ODBMS where did they go?
September 26, 2007–
If we look back at the history of ODBMS. one sees how when the first generation of ODBMS were introduced, expectations did not really meet reality, notwitstanding all the efforts and enthusiams put on it.
So one asks himself a question. What happened to the ODBMS? Where did they go?
And perhaps a more interesting and actual question is what are the realistic chances for the “new wave” of ODBMS products?
As always, part of the answers can be given by trying to understand the past.
The first wave of ODBMS failed partially because the market conditions were not ready.
In particular, object technology (in particular object oriented languages) were not as diffuse as they are now.
So the issue of “impedence mismatch” between programming languages and databases, was mainly an interesting
academic issue, but not really felt by the market.
I visualize it like a sales person who is trying hard to sell a mini sport convertable car to a family with a number of kids who is not really interested in that…
Things have changed in the meanwhile. Object Oriented Programming Languages (OOP) are widely used.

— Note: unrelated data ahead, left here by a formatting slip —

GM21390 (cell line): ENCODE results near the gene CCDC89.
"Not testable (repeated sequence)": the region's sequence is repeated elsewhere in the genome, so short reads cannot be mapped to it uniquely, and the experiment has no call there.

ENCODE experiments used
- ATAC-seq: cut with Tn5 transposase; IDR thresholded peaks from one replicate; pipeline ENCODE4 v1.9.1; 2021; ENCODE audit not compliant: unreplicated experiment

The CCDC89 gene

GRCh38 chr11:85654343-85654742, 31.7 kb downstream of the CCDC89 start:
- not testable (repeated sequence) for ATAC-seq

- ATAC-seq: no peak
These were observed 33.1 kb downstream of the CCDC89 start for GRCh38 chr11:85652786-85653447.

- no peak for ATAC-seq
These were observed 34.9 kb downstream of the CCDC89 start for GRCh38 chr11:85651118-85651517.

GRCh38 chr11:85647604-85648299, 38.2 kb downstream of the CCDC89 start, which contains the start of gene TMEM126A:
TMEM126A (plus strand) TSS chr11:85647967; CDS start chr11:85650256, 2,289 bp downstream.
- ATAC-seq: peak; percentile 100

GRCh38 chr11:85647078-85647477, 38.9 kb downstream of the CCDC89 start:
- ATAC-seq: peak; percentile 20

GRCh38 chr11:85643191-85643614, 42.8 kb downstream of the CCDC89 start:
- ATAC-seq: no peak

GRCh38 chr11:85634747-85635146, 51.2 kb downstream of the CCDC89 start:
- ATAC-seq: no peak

It is estimated that today we have between 3 and 4 million Java developers. Also, very important in my opinion, for the acceptance of the use of OOP, was the decision of Microsoft to develop Csharp. The Microsoft development world has changed with the introduction of the .NET Framework.
Object Modeling is no more fragmented in several different methodologies like in the early days (the first object-oriented modelling languages began to appear between mid-1970 and the late 1980s, and went up to more than 50 during the period 1989-1994. Most notably Booch, OOSE/Jacobson, OMT).
It has now found a de facto standard, UML. UML is not merely an object modeling software methodology. Many companies are incorporating UML as a standard into their development process and products, which cover disciplines such as business modeling, requirements management, analysis and design, programming, and testing.
UML being a standard has helped the acceptance of OO technology, especially in certain domains.
And relational databases are still there… They changed, yes, but they are still there.
Moreover, new marked opportunities arise. For example, with 1.2 billion cell phones in the world, mobile software development has become a lucrative industry.
So what are the *real* chances for the new generation of ODBMS?
I have decided to work on this issue and try to come up with a reasonable answer. I am planning to collect some relevant information and hopefully this will be assembled in a white paper I am planning to write for December.
In the meanwhile, if you have any input, feedback you wish to give me, there are very welcome!
Roberto V. Zicari